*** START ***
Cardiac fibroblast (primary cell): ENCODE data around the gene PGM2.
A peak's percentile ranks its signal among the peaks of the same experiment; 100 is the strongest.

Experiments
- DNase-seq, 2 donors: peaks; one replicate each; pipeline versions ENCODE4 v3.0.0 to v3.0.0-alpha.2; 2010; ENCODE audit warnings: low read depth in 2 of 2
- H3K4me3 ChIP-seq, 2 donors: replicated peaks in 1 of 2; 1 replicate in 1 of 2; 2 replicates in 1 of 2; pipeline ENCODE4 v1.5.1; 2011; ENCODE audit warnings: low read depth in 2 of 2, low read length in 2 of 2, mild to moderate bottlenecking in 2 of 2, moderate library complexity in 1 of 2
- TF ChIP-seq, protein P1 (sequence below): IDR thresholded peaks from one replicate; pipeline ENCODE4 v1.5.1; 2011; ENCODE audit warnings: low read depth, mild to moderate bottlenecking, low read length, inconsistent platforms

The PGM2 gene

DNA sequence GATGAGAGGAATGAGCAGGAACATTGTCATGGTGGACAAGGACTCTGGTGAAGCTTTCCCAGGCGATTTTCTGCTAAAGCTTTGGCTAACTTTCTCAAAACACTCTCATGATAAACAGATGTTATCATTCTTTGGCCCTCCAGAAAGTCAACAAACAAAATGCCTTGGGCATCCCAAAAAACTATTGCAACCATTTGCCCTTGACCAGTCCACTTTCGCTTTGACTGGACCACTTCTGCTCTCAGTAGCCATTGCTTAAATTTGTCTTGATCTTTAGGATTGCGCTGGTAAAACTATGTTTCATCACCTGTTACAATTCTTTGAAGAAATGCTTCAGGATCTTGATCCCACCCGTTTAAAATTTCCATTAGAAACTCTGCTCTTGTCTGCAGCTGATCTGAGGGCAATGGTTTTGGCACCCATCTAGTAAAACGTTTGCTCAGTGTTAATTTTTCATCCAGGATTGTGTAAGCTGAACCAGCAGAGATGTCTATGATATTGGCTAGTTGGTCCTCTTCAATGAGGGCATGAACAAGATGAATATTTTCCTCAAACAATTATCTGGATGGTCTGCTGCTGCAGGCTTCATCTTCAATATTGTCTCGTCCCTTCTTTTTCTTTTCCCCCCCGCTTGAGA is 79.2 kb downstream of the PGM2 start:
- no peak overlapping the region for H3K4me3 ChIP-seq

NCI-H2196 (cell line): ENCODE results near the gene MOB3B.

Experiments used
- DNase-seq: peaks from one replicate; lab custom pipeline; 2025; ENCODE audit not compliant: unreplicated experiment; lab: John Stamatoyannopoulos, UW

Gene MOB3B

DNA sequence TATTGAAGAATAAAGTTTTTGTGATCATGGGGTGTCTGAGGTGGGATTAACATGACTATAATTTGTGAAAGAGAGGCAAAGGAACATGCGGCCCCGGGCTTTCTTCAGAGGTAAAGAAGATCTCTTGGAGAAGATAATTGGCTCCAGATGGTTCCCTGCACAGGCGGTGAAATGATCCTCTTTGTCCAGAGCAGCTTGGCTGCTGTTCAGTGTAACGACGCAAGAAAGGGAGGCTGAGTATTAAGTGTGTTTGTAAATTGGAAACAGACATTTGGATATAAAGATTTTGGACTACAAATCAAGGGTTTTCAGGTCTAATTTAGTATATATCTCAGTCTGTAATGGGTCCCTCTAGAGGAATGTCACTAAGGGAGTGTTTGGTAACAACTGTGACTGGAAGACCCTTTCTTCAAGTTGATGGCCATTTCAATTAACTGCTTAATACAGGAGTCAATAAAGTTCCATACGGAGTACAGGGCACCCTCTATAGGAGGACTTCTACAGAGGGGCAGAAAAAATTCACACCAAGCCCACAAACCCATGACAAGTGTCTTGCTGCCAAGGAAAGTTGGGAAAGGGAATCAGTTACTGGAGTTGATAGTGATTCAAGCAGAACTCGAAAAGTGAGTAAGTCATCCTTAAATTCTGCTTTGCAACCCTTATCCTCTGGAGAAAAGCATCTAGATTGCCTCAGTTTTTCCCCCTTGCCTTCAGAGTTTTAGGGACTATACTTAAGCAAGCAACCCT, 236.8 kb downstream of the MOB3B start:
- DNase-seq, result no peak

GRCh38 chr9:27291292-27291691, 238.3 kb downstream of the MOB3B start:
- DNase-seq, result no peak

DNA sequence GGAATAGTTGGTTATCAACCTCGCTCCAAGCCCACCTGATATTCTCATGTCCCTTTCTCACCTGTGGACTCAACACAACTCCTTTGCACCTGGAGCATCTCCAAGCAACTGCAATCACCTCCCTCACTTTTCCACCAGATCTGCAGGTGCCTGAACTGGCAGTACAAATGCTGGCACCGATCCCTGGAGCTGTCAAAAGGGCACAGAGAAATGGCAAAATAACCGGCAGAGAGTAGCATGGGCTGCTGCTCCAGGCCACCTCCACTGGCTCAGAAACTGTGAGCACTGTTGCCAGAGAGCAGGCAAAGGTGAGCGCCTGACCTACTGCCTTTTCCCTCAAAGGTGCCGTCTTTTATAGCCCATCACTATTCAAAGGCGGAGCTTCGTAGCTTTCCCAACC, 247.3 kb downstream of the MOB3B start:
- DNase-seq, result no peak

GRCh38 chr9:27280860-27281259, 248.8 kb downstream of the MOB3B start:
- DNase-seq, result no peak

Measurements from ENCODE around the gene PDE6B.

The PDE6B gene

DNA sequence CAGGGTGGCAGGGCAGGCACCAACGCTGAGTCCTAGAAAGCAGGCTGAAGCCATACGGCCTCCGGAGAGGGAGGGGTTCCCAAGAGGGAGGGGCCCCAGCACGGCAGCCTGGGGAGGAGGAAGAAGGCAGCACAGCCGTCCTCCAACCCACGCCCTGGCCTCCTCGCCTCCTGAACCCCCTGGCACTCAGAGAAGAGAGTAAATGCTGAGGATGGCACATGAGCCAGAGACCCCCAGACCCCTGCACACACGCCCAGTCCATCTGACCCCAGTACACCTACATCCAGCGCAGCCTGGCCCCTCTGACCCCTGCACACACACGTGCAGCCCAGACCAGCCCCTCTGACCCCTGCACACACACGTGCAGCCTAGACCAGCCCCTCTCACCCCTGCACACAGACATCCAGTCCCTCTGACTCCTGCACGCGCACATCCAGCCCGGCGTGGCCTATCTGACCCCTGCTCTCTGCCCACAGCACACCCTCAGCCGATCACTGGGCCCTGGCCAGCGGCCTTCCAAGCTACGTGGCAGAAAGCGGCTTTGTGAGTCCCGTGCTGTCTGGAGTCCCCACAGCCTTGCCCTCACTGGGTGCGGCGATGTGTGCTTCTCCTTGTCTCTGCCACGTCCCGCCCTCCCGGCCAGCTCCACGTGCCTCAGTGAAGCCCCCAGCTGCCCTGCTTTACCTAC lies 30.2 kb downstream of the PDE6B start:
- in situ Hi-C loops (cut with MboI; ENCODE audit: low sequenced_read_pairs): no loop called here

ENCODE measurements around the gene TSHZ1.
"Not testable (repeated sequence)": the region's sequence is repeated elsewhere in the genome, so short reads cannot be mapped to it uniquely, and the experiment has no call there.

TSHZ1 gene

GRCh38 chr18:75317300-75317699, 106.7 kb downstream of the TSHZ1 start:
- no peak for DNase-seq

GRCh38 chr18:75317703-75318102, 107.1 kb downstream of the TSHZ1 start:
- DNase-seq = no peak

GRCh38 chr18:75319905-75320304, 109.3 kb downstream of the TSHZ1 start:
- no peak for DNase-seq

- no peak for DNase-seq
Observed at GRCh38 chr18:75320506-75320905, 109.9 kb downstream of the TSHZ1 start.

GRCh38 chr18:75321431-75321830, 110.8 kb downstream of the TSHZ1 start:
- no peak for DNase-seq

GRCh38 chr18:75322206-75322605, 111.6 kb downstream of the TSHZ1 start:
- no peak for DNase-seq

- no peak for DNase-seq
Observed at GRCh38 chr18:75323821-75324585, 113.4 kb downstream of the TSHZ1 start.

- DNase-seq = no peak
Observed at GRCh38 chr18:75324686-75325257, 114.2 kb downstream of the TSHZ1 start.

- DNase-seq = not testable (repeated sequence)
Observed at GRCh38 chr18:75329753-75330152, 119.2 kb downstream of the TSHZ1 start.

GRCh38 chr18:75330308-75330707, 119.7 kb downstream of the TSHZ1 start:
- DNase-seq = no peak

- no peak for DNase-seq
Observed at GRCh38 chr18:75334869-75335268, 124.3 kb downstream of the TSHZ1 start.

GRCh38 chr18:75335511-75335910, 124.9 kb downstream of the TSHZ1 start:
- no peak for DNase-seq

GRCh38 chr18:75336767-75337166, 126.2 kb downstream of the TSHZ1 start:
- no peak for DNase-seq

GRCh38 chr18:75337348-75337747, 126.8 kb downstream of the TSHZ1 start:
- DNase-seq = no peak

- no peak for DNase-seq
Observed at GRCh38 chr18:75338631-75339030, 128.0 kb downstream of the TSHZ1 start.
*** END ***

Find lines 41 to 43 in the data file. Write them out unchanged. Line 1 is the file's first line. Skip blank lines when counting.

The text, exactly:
- no peak for DNase-seq
Observed at GRCh38 chr18:75323821-75324585, 113.4 kb downstream of the TSHZ1 start.

- DNase-seq = no peak